Millennium Post

'We won the war but lost the peace'

It was a war of liberation, says Khalili, the country's ambassador to Spain and who has also served in New Delhi, lamenting that even after defeating the Soviets, Afghanistan lost its peace.

We won  the war but lost the peace
The story of Afghanistan – of the war against the Soviets and of terrorism that has gripped the landlocked country ever since – is in many ways also the story of diplomat Masood Khalili, who motivated his people and led them in their fight against the Red Army.

It was a war of liberation, says Khalili, the country's ambassador to Spain and who has also served in New Delhi, lamenting that even after defeating the Soviets, Afghanistan lost its peace.

"Can you believe it? To win the war but lose peace? It was very hard for me and my friends, but we lost it. Our actions and the actions of our neighbours have kept the war going to this day. In the time of the war against the Soviets, the whole country was in one way or another involved, but now not everyone is involved in the war against the Taliban," said Khalili.

The victory against the Soviets was expected, by all means, to ensure lasting stability in Afghanistan. How did things go awry?

Khalili, whose memoir, 'Whispers of War: An Afghan Freedom Fighter's Account of the War' (published by Sage Publications; Rs 495) has just been released, attributed this to lack of experience, a lack of vision and "a concerted effort by our neighbours, especially the ISI of Pakistan".

"In the war against the Soviets, not one Afghan had exploded himself in order to gain something but now, our southern neighbor (Pakistan) and our neighbor to the west (Iran) keep involving themselves negatively in our internal affairs, training, funding and arming our enemies to mobilise against the government in Kabul," he contended.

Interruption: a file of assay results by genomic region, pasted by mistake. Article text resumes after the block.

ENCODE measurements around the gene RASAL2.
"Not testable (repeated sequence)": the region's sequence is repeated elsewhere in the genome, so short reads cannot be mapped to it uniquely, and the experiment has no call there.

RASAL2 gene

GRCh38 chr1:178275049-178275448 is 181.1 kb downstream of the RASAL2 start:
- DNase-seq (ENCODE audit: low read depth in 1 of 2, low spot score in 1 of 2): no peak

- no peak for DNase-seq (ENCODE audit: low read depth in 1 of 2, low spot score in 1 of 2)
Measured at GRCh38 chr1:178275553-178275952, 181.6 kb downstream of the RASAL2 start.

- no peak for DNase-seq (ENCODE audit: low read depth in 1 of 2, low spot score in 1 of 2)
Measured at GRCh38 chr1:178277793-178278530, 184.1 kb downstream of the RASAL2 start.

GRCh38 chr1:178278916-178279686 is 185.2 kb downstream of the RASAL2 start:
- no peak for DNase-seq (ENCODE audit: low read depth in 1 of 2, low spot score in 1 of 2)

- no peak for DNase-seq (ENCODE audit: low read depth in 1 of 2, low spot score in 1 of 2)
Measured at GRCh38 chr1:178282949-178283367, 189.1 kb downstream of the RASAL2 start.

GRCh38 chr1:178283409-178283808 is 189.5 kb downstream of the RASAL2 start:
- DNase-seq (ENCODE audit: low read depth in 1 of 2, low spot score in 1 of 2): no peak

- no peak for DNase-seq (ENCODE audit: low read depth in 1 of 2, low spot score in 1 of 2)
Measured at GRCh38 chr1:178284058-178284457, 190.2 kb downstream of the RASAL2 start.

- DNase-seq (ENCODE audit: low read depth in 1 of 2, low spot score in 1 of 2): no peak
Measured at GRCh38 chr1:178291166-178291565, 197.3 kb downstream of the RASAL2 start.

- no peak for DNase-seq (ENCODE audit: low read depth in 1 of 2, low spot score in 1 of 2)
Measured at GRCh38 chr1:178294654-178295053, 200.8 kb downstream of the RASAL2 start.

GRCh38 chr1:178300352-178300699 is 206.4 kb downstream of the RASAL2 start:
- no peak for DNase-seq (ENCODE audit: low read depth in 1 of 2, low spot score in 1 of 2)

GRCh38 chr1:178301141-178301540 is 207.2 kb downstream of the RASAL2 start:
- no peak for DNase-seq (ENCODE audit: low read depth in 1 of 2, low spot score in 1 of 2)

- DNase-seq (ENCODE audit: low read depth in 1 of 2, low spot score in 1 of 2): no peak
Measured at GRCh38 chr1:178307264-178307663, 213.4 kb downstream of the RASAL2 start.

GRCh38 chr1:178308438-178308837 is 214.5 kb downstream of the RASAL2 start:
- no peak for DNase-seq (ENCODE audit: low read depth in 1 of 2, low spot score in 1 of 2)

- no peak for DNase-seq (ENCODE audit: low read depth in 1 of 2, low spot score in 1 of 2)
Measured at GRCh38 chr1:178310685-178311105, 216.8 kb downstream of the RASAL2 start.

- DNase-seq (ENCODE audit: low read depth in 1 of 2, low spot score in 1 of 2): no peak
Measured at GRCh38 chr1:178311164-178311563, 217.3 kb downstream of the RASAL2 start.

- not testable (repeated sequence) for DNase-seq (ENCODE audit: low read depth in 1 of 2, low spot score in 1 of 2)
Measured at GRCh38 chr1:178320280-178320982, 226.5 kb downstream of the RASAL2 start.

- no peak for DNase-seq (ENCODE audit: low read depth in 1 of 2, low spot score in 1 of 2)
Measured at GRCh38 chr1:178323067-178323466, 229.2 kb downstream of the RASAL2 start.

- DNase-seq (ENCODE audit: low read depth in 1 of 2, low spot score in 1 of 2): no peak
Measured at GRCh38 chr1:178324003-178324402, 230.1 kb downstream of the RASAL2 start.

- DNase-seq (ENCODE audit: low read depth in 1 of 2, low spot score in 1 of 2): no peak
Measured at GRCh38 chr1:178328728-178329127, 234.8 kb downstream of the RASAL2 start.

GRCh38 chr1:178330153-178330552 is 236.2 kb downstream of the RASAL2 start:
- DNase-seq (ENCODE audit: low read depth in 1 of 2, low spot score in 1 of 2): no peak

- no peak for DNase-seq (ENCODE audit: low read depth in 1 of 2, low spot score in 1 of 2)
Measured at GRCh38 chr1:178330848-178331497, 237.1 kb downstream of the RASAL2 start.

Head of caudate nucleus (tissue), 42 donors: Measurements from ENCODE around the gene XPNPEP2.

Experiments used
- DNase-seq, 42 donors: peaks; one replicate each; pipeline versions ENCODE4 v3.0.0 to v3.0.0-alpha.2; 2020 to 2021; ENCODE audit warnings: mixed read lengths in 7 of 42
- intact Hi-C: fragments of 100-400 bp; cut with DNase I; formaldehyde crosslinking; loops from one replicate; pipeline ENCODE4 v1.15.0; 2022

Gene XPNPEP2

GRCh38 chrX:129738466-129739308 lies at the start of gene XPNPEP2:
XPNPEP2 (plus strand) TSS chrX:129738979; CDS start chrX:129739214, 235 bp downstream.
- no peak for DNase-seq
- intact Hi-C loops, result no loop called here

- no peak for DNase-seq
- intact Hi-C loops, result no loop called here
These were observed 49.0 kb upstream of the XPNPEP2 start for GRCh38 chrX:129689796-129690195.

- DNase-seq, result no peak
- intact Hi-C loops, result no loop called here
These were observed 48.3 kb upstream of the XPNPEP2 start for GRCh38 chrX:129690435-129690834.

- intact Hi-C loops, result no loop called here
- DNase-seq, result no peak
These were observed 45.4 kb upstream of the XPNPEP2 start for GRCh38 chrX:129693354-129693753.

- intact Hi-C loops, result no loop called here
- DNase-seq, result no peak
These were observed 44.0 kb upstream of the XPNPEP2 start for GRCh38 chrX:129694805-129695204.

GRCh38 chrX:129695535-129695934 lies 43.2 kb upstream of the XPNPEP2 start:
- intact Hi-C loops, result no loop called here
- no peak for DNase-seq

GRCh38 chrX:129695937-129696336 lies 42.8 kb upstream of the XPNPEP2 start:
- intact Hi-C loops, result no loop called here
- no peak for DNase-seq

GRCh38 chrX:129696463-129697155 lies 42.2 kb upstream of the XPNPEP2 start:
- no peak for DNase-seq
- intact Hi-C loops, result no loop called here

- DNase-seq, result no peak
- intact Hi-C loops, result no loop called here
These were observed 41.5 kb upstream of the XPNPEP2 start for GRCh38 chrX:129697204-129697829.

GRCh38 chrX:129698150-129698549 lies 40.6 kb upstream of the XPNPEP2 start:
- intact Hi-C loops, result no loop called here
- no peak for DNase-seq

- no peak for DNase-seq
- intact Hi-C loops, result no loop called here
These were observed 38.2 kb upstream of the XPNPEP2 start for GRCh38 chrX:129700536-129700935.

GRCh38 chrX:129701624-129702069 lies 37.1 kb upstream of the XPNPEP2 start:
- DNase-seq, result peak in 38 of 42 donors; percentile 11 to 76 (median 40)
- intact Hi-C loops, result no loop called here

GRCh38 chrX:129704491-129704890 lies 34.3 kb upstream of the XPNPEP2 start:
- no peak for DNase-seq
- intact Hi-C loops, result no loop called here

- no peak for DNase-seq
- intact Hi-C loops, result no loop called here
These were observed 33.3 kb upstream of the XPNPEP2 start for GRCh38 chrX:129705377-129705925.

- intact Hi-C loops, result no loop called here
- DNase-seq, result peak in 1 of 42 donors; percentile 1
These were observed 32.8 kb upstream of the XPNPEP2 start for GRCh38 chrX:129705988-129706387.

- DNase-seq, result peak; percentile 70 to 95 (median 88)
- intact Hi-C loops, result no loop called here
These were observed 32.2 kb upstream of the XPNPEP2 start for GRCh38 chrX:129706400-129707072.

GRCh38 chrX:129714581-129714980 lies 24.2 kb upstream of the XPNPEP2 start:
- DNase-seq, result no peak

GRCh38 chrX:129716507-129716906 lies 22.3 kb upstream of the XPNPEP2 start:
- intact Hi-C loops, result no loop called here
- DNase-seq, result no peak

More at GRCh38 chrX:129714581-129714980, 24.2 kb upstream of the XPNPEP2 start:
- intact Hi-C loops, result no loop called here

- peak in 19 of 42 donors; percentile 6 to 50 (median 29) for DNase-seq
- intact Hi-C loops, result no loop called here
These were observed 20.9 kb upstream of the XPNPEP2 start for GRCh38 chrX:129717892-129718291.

The memoir is an account of the search for ever-elusive peace in Afghanistan. Translated by his son Mahmud Khalili, the book brings to life the diplomat's letters to his wife during the troubled times when he journeyed through the Himalayan region.

Khalili was the political head of the Jamiat-i-Islami Party of Afghanistan in the war against the Soviets from 1980 to 1990 and a close adviser to legendary resistance commander Ahmad Shah Masood, also known as the Lion of Panjshir. He is largely credited with motivating his people in the war against the Soviets.

"If you do not mobilise your people, the enemy mobilises them. This is why I travelled throughout Afghanistan more than 13 times on horse, donkey or on foot. It was not an easy task at all, but I had to do it in order to end the horrible war that was killing thousands of my people every month," he recalled. In the summer of 1986, Khalili was forced to leave behind his wife Sohaillah and their sons Mahmud and Majdood in Pakistan before embarking on his journey to mobilise the people in Afghanistan. During this period, he maintained a regular diary, which now finds mention in the just-released offering.

"Even if I was in the most horrible condition, writing in my notebook about my own plight and that of my poor, war-torn countrymen, would give me strength to move on," he said.

The Afghan diplomat further shared his perspective on the role of Afghanistan in the 21st century and the many hurdles in achieving that goal. "If you lose hope, you lose everything. It is through hope that we Afghans were able to defeat the Red Army, one of the superpowers of the world. Just imagine, a super power was defeated by the super poor. How? Through mobilisation and through keeping hope alive. Wrong can never stay for long. Just like the British and Soviets, the Taliban also will not be able to stay forever," he maintained.

He said that there is an urgent need to "bring an end to government corruption and inefficient spending" in Afghanistan and that the country needs "real leaders" as weak leaders without vision cannot bring about peace and stability.

The Afghan freedom fighter further urged "friends from around the world and our own leaders in Kabul" to bring pressure on Iran and Pakistan to stop supporting fundamentalist groups inside Afghanistan to further their own interests in the region.

To combat terrorism, he said, it was important to contain poverty and to support the youth of Afghanistan. "We, the old generation, fought against the Soviets and are still fighting against the Taliban, Daesh and Al Qaeda – but it should be our youth who should get more involved in every sphere of society. They can make their future better and we should give them the means to do it," he contended.
IANS

IANS

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